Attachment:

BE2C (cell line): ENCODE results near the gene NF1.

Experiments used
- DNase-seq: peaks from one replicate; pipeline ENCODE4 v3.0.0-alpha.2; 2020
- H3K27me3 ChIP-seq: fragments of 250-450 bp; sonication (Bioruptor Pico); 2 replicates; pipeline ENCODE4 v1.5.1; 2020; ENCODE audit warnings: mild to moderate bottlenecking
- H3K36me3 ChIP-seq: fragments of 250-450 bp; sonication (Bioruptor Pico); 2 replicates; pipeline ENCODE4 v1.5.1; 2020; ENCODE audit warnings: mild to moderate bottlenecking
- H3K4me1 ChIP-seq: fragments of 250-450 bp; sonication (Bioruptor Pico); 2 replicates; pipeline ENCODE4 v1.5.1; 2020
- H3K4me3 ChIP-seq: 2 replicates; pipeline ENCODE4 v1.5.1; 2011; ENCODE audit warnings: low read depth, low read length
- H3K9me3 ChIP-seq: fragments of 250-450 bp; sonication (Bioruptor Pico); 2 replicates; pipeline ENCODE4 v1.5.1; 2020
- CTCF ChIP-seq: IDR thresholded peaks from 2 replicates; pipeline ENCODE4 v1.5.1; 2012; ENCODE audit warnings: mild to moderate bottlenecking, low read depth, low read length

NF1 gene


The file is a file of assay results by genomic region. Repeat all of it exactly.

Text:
BE2C (cell line): ENCODE results near the gene NF1.

Experiments used
- DNase-seq: peaks from one replicate; pipeline ENCODE4 v3.0.0-alpha.2; 2020
- H3K27me3 ChIP-seq: fragments of 250-450 bp; sonication (Bioruptor Pico); 2 replicates; pipeline ENCODE4 v1.5.1; 2020; ENCODE audit warnings: mild to moderate bottlenecking
- H3K36me3 ChIP-seq: fragments of 250-450 bp; sonication (Bioruptor Pico); 2 replicates; pipeline ENCODE4 v1.5.1; 2020; ENCODE audit warnings: mild to moderate bottlenecking
- H3K4me1 ChIP-seq: fragments of 250-450 bp; sonication (Bioruptor Pico); 2 replicates; pipeline ENCODE4 v1.5.1; 2020
- H3K4me3 ChIP-seq: 2 replicates; pipeline ENCODE4 v1.5.1; 2011; ENCODE audit warnings: low read depth, low read length
- H3K9me3 ChIP-seq: fragments of 250-450 bp; sonication (Bioruptor Pico); 2 replicates; pipeline ENCODE4 v1.5.1; 2020
- CTCF ChIP-seq: IDR thresholded peaks from 2 replicates; pipeline ENCODE4 v1.5.1; 2012; ENCODE audit warnings: mild to moderate bottlenecking, low read depth, low read length

NF1 gene